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Farmhouse expenses


Where a home is used for business purposes, a proportion of expenses can be claimed as allowable expenses for tax purposes, but what should this proportion be?

Historically, in relation to farmhouses, HMRC accepted 1/3 as a concessionary approved rate (which bizarrely is the opposite to VAT, but see our Summer 2023 Agricultural Briefing ). However, HMRC no longer has an approved rate, so care needs to be taken to ensure that any claim is reasonable.

In its simplest from there is an approved weekly flat rate that can be applied, but it is likely that, although much simpler to apply, the current rate of £6 per week is significantly less than claiming for specific expenses.

Fixed costs

Some costs relate to the whole house and have to be paid even if there is no trade use, e.g. Council Tax, mortgage interest, insurance, water rates, general repairs etc.

If part of the home is set aside solely for use of the business for a specific period, these costs are allowable but should be apportioned by area and time. Incidental personal use of a room can be ignored for the purpose of considering sole use. It is worth noting that incidental home use would be encouraged as sole use of any area may impact Principal Private Residence (PPR) relief for Capital Gains Tax (CGT) purposes should you sell, but that’s another topic.

Looking at some of these fixed costs:

  • Insurance – if the business is covered by a separate policy then it is that premium that is allowable in full with no part of the household insurance being allowable. Otherwise an appropriate part of the premium can be claimed.
  • Mortgage Interest – if part of the home is used solely for trade then an appropriate part of the interest can be claimed. Note repayments of capital are not allowable.
  • Rent – a proportion of rent payable is allowable if part is used solely for trade purposes. Note a sole trader cannot charge a separate rent to their own trade – different rules apply to a partner charging rent for the use of their home by a partnership.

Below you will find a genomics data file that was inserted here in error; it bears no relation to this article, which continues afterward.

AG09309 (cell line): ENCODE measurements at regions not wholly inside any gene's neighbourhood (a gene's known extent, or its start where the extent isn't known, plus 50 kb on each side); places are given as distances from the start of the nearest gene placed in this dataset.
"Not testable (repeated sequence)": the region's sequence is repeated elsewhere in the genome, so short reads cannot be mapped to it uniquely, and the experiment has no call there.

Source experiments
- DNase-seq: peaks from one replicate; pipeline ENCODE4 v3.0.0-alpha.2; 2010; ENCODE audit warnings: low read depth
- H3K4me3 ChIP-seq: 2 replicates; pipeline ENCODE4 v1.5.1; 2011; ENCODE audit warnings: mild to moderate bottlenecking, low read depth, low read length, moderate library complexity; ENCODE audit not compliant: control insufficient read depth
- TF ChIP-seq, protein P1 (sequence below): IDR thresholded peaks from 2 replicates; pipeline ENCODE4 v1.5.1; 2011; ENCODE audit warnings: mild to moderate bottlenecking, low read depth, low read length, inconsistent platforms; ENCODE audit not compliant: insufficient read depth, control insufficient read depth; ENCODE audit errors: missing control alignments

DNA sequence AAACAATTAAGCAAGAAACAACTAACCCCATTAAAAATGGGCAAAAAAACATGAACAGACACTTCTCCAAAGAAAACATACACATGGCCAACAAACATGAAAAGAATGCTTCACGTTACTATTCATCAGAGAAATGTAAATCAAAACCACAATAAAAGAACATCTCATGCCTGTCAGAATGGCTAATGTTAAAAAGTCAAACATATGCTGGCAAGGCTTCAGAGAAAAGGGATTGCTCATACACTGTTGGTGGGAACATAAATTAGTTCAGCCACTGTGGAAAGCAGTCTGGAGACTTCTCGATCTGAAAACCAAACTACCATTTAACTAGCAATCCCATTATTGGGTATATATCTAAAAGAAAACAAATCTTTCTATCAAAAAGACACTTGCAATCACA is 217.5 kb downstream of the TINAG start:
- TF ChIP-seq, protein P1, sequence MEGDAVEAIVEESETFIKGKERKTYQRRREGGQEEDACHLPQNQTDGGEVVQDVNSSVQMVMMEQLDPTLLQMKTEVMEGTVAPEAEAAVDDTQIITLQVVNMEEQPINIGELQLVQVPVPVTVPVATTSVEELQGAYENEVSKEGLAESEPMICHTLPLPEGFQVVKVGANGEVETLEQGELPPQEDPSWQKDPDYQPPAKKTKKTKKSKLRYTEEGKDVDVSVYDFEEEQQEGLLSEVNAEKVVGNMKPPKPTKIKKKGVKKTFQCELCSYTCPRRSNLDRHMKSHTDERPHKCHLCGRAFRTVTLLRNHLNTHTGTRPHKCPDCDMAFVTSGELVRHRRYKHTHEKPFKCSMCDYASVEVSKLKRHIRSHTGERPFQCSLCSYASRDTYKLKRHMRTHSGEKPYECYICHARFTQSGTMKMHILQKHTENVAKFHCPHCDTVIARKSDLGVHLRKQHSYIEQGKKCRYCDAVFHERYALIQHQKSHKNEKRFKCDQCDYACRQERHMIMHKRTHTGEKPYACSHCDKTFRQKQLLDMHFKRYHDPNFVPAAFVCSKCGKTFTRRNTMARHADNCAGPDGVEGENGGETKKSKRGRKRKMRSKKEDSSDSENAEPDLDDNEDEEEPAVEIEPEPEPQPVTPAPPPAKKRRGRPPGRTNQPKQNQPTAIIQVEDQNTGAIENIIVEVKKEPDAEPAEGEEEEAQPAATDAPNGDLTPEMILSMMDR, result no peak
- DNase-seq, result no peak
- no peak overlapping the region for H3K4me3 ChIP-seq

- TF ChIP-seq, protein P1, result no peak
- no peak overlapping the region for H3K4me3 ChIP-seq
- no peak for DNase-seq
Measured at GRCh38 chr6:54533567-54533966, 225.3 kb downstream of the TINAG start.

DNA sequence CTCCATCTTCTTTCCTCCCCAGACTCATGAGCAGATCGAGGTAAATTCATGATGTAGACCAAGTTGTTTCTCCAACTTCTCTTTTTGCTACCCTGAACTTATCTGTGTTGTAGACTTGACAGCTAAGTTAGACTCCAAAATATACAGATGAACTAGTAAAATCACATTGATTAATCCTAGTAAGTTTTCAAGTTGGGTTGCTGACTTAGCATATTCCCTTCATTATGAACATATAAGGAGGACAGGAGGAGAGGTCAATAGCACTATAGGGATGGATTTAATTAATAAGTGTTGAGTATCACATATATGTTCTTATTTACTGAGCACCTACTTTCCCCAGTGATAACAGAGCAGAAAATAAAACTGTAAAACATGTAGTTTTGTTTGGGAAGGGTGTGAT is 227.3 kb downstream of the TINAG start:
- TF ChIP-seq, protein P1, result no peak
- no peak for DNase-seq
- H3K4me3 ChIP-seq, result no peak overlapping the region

• Repairs and maintenance - A proportion of the cost of general household repairs and maintenance is allowable in line with the proportion of the house used solely for the business. This includes external decoration, roof repairs etc.
    If maintenance costs relate to an area used solely for the trade, they will be wholly allowable. If they relate to a room not used for the business then none of that cost should be claimed.

Running costs

Some expenses may vary with the amount of trade use e.g. cleaning, light and heat, metered water etc.,. If the claim is small and there is only minor business use of the home e.g. writing up records, a claim may be accepted on any reasonable basis. Otherwise more detailed consideration should be given.

  • Cleaning – You need to consider time and area being cleaned – in some circumstance it may be the area used for the business only that are cleaned, in others there may be instruction not to clean the room. The allowable proportion should reflect the individual circumstances.
  • Heat, light and power – A proportion is allowable for rooms used solely for the trade. For other areas, a reasonable estimate can be claimed consistent with the use.
  • Water – In cases where there is heavy usage, it is common for the business use to have a separate meter and therefore is fully allowable. Depending on the length of time other areas are used there may be no business use of the domestic cost.
  • Telephone and broadband – The cost of business calls is allowable as is a proportion of the line rental (based on the ratio of business use). The rental proportion should include all aspects so include incoming calls, although this may be difficult to monitor as only external calls are monitored. A similar approach should be taken for broadband.

Where private use is not significant, the full cost of telephone and broadband service can be claimed as a business expense. Note this is separate to the simplification using the flat rate approach referred to at the start of this article.

While HMRC make it clear that a reasonable approach will be accepted for small claims, they also set out the above guidance. Case law has also made it clear that they believe that expenses can be apportioned based on area and time used. While HMRC may not specifically target this if amounts are low, it is an easy “add on” to a general or more specific enquiry. It is fair to say that they could easily challenge any historic proportions that have not been reviewed recently or that have merely been increased by a generic inflationary rate each year.

It is worth pointing out that once an exercise has been performed to determine the proportions that can be claimed, this will only need to be repeated where circumstances change so may not be as onerous as it first sounds. At least if you have taken time to consider the claims, you should be able to show that you have been reasonable and are therefore neither being deliberate or negligent should a claim be disallowed.

WARNING – If you are claiming allowances on more than one house, be sure the allowances reflect which is the main one used as the farmhouse. Otherwise the claims could be detrimental to a claim for Agricultural Property relief for Inheritance Tax.

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